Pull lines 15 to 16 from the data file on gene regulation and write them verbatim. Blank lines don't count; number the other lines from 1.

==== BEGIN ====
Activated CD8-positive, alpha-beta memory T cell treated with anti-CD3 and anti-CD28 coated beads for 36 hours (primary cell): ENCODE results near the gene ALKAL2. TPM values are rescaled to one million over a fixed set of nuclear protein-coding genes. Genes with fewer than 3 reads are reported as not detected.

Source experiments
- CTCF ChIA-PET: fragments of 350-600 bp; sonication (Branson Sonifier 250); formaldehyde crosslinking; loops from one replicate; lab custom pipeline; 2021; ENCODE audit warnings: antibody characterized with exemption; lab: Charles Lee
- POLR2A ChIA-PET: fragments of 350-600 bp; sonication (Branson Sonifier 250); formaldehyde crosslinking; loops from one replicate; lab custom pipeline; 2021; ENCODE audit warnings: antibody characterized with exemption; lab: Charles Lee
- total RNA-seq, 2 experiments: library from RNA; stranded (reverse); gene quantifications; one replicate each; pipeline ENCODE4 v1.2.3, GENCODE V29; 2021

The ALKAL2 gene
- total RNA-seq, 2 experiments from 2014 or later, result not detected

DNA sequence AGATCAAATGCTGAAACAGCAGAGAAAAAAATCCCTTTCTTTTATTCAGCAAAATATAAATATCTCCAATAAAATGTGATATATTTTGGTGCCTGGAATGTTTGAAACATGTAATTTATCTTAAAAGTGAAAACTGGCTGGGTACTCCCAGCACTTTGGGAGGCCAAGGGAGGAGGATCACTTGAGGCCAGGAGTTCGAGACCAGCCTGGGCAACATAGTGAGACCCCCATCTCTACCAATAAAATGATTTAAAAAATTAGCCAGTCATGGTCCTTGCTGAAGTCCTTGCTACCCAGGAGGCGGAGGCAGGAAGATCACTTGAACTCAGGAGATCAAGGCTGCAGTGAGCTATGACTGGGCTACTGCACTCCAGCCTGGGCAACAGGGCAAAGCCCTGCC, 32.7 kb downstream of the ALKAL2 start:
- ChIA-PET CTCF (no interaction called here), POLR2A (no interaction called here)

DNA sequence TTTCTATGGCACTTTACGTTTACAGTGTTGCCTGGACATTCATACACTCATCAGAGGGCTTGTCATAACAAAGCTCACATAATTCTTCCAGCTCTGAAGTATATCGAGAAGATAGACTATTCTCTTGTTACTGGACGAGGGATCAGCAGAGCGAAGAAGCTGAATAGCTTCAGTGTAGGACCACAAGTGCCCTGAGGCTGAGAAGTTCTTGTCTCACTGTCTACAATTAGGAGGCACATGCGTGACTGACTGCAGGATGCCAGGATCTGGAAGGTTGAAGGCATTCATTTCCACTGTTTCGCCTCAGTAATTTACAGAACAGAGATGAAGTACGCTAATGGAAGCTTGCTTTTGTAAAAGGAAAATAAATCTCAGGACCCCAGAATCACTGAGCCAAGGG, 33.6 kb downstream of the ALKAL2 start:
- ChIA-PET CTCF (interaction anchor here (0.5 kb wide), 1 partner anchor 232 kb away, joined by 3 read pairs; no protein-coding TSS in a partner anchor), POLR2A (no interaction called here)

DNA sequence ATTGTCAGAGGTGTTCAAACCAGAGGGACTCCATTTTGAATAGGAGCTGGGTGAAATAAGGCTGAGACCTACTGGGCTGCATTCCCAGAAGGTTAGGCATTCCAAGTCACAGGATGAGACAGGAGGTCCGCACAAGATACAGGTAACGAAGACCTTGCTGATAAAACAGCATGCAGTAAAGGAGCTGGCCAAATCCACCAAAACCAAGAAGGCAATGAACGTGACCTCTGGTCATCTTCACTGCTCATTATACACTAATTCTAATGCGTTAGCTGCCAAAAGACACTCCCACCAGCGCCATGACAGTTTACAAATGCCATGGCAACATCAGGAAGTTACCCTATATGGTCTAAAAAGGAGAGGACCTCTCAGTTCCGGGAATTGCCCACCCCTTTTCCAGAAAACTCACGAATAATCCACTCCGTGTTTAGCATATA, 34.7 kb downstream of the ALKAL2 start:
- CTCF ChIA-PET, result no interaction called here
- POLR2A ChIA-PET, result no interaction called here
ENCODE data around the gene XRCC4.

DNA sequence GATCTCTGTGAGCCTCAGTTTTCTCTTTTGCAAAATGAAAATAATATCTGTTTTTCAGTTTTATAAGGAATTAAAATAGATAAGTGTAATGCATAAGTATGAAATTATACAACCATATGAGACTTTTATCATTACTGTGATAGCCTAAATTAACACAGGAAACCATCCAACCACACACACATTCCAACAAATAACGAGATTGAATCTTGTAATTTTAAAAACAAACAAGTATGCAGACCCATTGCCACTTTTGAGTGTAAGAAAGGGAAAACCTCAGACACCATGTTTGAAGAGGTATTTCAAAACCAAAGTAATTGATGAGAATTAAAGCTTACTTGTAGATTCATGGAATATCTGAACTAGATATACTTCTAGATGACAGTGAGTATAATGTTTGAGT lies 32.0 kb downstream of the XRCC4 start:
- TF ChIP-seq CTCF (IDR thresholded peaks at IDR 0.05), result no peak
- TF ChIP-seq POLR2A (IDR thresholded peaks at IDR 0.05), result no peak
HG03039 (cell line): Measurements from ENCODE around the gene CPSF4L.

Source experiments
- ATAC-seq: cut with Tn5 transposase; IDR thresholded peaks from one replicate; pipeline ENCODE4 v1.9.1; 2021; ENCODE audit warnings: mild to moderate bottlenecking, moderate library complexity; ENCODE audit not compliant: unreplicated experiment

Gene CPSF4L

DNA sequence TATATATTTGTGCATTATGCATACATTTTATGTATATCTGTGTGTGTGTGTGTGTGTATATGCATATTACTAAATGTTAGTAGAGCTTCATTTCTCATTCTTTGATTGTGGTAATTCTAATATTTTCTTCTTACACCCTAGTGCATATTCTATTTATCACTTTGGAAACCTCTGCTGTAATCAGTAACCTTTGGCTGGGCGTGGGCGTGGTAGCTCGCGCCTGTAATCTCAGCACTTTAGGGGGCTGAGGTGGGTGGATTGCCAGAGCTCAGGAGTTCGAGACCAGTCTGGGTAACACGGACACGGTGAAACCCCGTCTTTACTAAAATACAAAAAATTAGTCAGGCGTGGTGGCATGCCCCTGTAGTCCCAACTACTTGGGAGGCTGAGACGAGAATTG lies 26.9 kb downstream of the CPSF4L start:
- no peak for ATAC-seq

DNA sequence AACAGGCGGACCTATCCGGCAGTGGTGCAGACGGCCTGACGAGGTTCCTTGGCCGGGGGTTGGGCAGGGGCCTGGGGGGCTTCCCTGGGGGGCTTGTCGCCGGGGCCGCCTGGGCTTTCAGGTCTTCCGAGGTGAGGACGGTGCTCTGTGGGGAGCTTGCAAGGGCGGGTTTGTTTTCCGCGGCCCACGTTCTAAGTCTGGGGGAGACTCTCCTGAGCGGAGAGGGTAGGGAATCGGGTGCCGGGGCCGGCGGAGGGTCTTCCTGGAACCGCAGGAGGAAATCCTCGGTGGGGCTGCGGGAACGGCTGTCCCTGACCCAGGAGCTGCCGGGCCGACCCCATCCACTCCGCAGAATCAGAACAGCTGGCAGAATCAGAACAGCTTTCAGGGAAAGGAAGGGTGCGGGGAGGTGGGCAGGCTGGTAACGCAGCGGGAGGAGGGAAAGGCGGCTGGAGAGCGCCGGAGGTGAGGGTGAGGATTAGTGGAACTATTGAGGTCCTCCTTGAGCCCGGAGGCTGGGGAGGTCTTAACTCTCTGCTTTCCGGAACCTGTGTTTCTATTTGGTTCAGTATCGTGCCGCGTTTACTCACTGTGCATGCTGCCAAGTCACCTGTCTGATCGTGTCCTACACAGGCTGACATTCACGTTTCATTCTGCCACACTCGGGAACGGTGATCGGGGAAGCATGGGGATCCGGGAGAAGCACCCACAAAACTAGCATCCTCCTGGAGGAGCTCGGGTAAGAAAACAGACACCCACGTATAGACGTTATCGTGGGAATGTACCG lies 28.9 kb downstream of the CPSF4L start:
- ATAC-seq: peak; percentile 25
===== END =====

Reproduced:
ENCODE data around the gene XRCC4.

DNA sequence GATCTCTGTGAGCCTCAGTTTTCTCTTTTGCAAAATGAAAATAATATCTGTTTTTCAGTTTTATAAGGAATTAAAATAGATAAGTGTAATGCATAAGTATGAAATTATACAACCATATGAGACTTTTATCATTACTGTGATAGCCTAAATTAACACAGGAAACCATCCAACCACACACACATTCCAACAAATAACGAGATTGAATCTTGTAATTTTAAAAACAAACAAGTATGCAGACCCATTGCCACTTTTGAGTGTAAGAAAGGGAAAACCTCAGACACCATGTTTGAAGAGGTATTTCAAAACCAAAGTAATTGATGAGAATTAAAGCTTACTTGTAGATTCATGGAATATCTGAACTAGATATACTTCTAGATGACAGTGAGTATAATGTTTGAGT lies 32.0 kb downstream of the XRCC4 start: